Hong Kyung Shin, Ra Yeong Song, Ho Seong Han, Yoo Seok Yoon, Jai Young Cho, Dae Wook Hwang, Kyuwhan Jung, Young Ki Kim, Woo Hyung Lee
J Trauma Inj. 2013;26(4):273-278.
  • 1,366 View
  • 10 Download
AbstractAbstract PDF
PURPOSE
In patients with splenic trauma, Computed Tomography (CT) scan is helpful in selecting treatment options and evaluating resolution after NOM (Non-Operative Management). The purpose of this study was to suggest a CT based hemoperitoneum (HP) scoring system that can easily be used by clinicians to evaluate the severity of injury and recovery.
METHODS
A retrospective review of patients with splenic trauma admitted to our hospital between May 2003 and January 2013 was conducted. Patients diagnosed with isolated spleen injury who had a CT scan on admission were included. 1 or 2 points were given according to location and amount of hematoma in the CT image. Using the existing ultrasonography (US) based HP scoring system, the same method was applied to obtain our CT based HP scoring (CBHS) system, which ranges from 0 to 8 points. The CBHS system can be easily used by clinicians for a quick assessment of splenic injury.
RESULTS
Of the 39 patients meeting the inclusion criteria, 6 patients were managed operatively and 33 non-operatively. There was a significant difference in CBHS between the OM (operative management) group and the NOM group.(p=0.03) CBHS showed correlation with Hb (hemoglobin), Hct (hematocrit), spleen injury grade(AAST), and Hounsfield unit of ROI (Region of interest). (p=0.17, p=0.18, p<0.000, p=0.02, respectively) After successful NOM with stabilized Hb level, the amount of hemoperitoneum was scored in the follow-up CT. CBHS demonstrated correlation with decreased spleen injury grade, decreased Hounsfield unit of ROI (Region of interest) (p=0.039, p=0.049, respectively), and also objectively reflected patient recovery.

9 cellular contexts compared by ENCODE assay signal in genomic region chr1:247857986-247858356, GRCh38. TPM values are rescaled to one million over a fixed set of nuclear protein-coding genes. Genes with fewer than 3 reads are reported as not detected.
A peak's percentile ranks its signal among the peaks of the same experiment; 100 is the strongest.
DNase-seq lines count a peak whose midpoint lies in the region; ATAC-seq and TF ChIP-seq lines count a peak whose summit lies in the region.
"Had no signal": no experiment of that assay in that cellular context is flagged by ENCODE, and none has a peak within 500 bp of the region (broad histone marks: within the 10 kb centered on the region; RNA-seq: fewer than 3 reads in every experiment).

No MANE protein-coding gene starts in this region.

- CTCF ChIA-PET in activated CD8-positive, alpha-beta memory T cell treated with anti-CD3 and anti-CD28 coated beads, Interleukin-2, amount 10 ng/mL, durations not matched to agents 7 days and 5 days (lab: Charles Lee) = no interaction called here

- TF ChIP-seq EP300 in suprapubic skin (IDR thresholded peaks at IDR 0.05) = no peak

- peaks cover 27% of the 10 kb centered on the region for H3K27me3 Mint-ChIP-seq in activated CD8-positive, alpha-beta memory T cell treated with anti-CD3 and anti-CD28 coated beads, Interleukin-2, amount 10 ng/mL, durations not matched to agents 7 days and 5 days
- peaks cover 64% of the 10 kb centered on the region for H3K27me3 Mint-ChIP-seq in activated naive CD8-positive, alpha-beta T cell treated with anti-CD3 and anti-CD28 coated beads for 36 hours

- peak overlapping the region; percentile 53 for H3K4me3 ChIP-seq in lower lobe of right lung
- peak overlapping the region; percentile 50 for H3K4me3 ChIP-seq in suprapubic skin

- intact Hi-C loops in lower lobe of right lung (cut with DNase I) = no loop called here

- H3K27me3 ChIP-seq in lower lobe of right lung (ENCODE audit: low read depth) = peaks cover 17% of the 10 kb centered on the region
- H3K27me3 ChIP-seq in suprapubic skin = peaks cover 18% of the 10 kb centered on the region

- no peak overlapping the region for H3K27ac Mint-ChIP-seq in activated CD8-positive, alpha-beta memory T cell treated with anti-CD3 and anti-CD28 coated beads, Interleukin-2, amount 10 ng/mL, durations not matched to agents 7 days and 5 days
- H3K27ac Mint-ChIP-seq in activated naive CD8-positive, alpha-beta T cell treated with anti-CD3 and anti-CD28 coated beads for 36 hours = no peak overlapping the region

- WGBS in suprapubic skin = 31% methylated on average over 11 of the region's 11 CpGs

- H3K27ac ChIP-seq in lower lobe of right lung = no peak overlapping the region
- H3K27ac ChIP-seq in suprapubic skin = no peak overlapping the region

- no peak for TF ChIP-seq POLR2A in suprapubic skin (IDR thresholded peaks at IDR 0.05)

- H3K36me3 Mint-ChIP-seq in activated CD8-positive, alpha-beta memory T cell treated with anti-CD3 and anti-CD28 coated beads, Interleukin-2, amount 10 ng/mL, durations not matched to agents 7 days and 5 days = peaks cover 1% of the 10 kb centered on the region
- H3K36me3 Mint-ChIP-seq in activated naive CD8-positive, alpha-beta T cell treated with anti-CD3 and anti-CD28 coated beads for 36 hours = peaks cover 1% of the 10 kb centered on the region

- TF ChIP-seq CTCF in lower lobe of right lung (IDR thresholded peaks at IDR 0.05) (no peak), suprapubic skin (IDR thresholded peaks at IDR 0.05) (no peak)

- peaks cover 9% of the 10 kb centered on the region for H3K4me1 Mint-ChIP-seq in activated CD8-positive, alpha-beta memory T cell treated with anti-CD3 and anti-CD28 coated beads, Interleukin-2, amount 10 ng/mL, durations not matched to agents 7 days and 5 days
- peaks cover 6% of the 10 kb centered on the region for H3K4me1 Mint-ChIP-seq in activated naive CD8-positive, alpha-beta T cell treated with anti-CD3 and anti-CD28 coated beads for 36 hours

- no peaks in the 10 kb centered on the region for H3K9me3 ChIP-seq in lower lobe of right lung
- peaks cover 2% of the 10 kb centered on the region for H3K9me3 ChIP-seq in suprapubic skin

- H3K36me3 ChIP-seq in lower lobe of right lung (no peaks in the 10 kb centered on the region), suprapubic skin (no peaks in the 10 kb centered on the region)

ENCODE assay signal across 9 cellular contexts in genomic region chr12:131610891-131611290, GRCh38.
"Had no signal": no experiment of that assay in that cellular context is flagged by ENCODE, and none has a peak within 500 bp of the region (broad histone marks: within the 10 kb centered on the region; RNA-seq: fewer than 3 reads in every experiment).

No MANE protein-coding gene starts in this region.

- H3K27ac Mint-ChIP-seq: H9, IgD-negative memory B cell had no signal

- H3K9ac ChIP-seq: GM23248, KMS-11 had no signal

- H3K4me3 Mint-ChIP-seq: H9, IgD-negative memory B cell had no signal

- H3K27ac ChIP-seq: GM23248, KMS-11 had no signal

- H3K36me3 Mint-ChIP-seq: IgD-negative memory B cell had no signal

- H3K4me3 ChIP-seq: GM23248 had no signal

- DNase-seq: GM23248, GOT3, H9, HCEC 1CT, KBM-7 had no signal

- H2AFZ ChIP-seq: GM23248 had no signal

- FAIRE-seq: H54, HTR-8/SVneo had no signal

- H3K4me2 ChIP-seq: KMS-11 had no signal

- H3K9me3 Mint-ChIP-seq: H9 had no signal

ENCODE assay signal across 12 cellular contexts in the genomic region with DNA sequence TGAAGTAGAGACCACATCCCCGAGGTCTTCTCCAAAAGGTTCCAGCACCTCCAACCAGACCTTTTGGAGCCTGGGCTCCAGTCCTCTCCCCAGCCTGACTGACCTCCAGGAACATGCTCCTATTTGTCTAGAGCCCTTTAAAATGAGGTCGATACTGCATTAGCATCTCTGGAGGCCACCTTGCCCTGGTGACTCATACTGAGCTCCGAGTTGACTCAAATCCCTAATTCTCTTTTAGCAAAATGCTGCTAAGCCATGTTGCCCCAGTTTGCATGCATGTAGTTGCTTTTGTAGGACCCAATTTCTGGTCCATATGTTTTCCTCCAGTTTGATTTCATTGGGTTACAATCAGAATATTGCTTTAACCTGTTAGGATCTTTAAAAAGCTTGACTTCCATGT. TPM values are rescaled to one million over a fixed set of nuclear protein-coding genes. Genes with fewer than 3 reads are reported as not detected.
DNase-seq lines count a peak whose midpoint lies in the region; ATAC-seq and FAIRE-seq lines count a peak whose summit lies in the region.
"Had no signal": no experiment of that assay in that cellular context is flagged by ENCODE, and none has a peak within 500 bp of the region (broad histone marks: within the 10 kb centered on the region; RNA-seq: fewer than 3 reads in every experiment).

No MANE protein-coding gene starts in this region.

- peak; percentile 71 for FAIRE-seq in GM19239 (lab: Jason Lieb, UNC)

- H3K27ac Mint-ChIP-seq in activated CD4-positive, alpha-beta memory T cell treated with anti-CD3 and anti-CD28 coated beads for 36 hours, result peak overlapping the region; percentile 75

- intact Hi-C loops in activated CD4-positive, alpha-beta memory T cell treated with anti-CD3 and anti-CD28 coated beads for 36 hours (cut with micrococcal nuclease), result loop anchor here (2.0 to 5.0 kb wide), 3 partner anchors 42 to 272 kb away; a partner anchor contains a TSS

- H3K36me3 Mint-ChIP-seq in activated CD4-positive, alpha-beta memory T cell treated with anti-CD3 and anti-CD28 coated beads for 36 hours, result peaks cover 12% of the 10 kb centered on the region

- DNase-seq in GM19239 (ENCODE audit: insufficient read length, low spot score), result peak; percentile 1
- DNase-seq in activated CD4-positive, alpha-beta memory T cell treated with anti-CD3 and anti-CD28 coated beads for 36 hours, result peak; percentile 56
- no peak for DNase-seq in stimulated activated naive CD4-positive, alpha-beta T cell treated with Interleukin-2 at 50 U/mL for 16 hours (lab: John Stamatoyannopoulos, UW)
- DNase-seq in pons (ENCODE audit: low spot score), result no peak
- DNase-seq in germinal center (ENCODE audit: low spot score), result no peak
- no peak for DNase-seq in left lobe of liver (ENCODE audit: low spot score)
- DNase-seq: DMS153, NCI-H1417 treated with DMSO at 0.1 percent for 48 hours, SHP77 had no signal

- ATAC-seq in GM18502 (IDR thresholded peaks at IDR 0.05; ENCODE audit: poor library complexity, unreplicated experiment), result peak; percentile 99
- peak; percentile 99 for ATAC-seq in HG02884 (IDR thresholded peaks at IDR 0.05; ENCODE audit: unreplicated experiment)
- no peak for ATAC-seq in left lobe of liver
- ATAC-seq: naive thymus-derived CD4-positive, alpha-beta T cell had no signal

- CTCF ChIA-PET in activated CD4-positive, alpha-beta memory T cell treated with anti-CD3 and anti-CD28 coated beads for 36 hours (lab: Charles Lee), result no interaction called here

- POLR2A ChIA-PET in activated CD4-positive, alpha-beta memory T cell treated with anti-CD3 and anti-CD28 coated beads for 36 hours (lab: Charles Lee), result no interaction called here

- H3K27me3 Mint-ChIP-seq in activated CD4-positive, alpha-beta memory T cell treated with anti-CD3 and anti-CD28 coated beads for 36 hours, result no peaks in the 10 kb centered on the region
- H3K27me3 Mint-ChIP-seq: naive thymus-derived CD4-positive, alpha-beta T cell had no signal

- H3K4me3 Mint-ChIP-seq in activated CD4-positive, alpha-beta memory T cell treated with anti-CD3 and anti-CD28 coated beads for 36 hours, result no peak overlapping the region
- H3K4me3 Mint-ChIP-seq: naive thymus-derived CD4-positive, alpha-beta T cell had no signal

CONCLUSION
CBHS can be used as an objective and intuitive tool for clinicians in grading the severity of splenic injury by scoring the amount of hemoperitoneum, and in assessing recovery.
Summary
Case Reports
Traumatic Rupture of a Hepatic Hemangioma
Ji Eun Sung, Sang Jun Park, Chang Woo Nam, Jae Chol Hwang, Young Min Kim
J Trauma Inj. 2013;26(3):252-254.
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AbstractAbstract PDF
A hepatic hemangioma is the most frequent benign liver tumor. Once rupture occurs, the bleeding can barely be controlled by using conservative management or endovascular treatment. We report a case of traumatic hepatic hemangioma rupture. A 60-year-old man was referred to our hospital under cardiopulmonary cerebral resuscitation (CPCR). CPCR was continued for 16 minutes after his admission to the emergency room (ER). Computed tomography (CT) showed fluid accumulation in the peritoneal cavity with active contrast extravasation in the left lateral segment of the liver. Percutaneous transarterial embolization and massive transfusion were carried out. Embolization did not stop the bleeding, we decided on an exploration and then resected the lateral segment of the liver to control the bleeding. The specimen showed a ruptured hemangioma in the liver segment.
Summary
Delayed Traumatic Intracerebral Hemorrhage in Patient with Hemoperitoneum Operation
Sohyun Kim, Keumseok Bae, Jinsu Pyen, Jongyun Kim, Sungmin Cho, Hany Noh, Kum Whang, Jiwoong Oh
J Trauma Inj. 2013;26(3):233-237.
  • 1,367 View
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AbstractAbstract PDF
Delayed traumatic intracerebral hemorrhage (DT-ICH) is a rare event in head trauma patients. However, it develops unexpectedly and results in very severe brain damage. Thus, close monitoring of the neurologic status is needed for every trauma patient. Sometimes, however, neurologic monitoring cannot be done because of sedation, especially in cases of abdominal surgery. In this case report, we describe the case of a 37-yr-old, male patients who had hemoperitoneum because of spleen and renal injury. At the initial operation, massive bleeding was found, so gauze-packing surgery was done first. After the first operation, we sedated the patient for about two days, after which the packed gauze was removed, and the abdominal wound was closed. Immediately after the second operation, we found pupil dilation. Emergent CT was performed. The CT revealed DT-ICH with severe brain edema and midline shifting. However, the patient condition deteriorated progressively despite emergency operation, he expired 2 days after hematoma evacuation.
Summary